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Saints and Sinners 

Right over the railroad tracks, there's the funeral parlor, and the parking lot is exceedingly empty.

"An empty funeral parlor. The sight of it always makes me happy," says Jimmy Chimichanga. "Because it means on this day, at least, death's got no place to go."

A few blocks more, and we pass P.J. McMahon, a formerly fine funeral home which is now boarded up. "Now you must be delirious," I say. "Death don't even stop there any more."

"Man, I was gonna be waked there," says Yogi. "I guess they didn't want my business."

"Many still do," says Jimmy. "But how'd they go outta business? They were a New Orleans landmark."

"Folks ain't getting buried no more," I say. "Everything now is cremation."

"Yeah, well, it's a good thing we already got all them cemeteries above ground," says Yogi. "You ain't gonna see tour buses pulling up to no crematorium."

We pull over by this convenience store because Jimmy is looking to fill up his flask with some Maker's Mark. "We ought to not be going to the Dome," I say. "At my house, I got a gallon of salsa and my girlfriend Dorito."

"Yeah, but it ain't the same, seeing the game on TV," says Yogi. "I ain't watching TV till I can go three straight days without seeing Michael Jackson."

"Yeah, you right," I say. "It distorts reality. Like I watch Seinfeld, and for a guy who's supposed to be a loser, George gets a lot of chicks. All uptown girls, too. This never happens to losers in real life."

"You're telling me," says Yogi.

Jimmy comes out with his cell phone in his ear.

"You can't get away from 'em; they're like an electronic ball and chain," Yogi says. "How's anyone cheat on his wife?"

Jimmy clicks off and says we have to swing by Tulane and Broad on the way to the Dome to visit his brother-in-law, Larry the Lawyer, who's on the wrong side of the bars today. "I gotta call this lawyer Fudge for him," Jimmy says.

"How come when a lawyer gets in trouble with the law, he always has to call another lawyer?" Yogi wants to know. "A plumber don't call a plumber if his toilet breaks."

We get to Central Lockup. "Man, we're gonna be late for the game," says Yogi. "We're gonna have to park in the Warehouse District with all them bums once-overing my car."

"There ain't no bums there any more," I say. "Gentrified."

"There are still bums there," says Jimmy. "Only now they all have jobs. If you count lawyering."

Because Larry the Lawyer knows someone at the desk he is allowed to meet with the three of us in the little office off to the side. There is a guard, a guy with a very large chest and a very small head. He stays outside by the door.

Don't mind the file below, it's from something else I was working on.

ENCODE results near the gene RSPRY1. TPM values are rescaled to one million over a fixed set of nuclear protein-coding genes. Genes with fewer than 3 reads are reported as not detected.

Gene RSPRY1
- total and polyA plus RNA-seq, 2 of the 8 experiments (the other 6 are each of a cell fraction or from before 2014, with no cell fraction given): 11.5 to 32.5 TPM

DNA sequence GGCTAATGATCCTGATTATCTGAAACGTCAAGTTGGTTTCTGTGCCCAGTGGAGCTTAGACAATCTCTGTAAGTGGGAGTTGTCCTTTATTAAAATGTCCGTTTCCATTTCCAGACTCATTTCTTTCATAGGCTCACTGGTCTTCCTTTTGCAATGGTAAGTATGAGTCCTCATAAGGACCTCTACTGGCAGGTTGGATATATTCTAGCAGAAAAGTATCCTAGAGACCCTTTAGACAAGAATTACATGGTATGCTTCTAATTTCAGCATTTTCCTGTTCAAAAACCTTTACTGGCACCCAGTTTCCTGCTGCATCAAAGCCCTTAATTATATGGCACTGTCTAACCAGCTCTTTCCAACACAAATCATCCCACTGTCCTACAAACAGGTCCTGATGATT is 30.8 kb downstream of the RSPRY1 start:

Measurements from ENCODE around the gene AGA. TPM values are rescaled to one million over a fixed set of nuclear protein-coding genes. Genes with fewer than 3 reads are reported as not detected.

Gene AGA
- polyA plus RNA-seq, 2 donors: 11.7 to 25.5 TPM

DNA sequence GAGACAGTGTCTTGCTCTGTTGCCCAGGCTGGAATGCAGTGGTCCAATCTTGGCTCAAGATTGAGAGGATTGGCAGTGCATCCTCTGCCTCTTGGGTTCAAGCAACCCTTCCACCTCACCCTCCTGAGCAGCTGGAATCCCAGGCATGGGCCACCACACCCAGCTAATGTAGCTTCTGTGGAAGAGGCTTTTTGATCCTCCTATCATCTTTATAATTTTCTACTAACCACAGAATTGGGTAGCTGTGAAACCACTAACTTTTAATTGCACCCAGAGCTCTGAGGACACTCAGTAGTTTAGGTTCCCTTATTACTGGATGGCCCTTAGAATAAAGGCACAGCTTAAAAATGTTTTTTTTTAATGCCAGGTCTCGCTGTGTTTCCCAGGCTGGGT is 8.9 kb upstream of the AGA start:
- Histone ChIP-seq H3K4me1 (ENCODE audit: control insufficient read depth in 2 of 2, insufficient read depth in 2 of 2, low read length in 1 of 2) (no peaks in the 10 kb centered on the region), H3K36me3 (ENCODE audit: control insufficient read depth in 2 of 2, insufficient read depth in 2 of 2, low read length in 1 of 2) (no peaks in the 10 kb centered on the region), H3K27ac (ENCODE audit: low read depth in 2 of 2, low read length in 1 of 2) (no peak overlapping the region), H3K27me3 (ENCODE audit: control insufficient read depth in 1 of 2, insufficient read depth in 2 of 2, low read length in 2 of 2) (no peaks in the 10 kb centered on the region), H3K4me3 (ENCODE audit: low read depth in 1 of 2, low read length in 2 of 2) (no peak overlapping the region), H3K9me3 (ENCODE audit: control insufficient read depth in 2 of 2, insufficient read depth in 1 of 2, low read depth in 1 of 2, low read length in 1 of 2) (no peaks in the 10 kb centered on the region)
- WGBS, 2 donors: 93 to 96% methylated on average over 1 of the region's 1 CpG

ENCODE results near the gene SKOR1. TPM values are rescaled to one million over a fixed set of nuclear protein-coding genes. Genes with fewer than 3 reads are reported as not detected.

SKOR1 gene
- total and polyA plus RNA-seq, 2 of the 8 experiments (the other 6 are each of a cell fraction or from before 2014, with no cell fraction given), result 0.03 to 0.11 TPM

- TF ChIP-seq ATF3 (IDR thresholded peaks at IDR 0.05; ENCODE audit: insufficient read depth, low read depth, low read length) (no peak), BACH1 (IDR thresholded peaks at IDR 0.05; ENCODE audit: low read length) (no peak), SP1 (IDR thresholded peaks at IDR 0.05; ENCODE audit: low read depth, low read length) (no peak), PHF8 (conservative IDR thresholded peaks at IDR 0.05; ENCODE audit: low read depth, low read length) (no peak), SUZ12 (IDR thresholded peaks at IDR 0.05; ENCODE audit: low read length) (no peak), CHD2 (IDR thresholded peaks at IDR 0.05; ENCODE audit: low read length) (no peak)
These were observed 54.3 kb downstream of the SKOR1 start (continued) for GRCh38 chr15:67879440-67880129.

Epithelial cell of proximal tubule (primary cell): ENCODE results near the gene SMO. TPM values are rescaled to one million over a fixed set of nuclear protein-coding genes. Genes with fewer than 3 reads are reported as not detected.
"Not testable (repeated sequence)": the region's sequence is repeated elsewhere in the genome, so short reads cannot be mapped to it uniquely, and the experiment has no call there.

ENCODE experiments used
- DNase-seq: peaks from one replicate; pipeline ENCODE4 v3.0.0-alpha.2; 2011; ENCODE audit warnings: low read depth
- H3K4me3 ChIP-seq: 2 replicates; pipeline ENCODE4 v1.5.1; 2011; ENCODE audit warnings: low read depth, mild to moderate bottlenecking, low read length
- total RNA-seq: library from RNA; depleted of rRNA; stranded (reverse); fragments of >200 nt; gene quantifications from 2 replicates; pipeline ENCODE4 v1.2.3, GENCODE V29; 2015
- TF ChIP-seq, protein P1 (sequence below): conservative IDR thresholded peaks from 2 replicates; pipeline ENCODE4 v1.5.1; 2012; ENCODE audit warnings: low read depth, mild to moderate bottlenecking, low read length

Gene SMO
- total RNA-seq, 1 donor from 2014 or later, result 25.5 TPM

"What's the story, morning glory?" Jimmy Chimichanga says to the guy who fooled his sister, bad.

"Well, you know your sister went to Florida to see your cousin last week, and I was gonna join her. Only things been going feeble for me, so I am gonna burn the house down for the insurance. But I figure it will catch fire after I leave, and no other party involved. How? Well, I fill the room with crepe paper. Then, I take this big turtle I bought and tape a candle to his back and light it and drive away as fast as an Escalade can go. There's no one like me, boy."

"Who's trying?" Jimmy says. "But why are you wearing that orange jumpsuit now?"

Larry the Lawyer twiddles his thumbs for a minute and then says, "Well, that nosy neighbor, Mrs. Madere? She sees the light from the candle, moving slowly from room to room, and she calls her nephew, the fireman, who lives two blocks away. He calls the firehouse, they investigate, and when I get back from Florida, I am rather arrested."

"I know that fireman," says Jimmy. "His name is Smokey. Helluva name for a fireman."

"To add ants to the picnic, when they are investigating, they come across some pills your sister got from her friend, and they are calling them 'mind-altering drugs.'"

"Now, that's bunk," Yogi says. "Wanna know a mind-altering drug? Viagra! That makes rams out of lambs. What is that, a drug that confuses reality? What about Botox? Made my old lady think she's Kim Basinger. That's confused reality."

As we leave, Larry wants to know what we'll do.

"Well, not much till after the Saints game," says Jimmy. "Then, I'll try Fudge's number again. I'd rather try to raise Fudge than raise bail."

On the way to the Dome, Yogi suddenly says, "Hey, what happened to the turtle?"

"He's still around, I think," Jimmy says. "But when Larry gets out, the turtle ain't got much future."

"I'll bring the dry sherry," says Yogi, wetting his lips.

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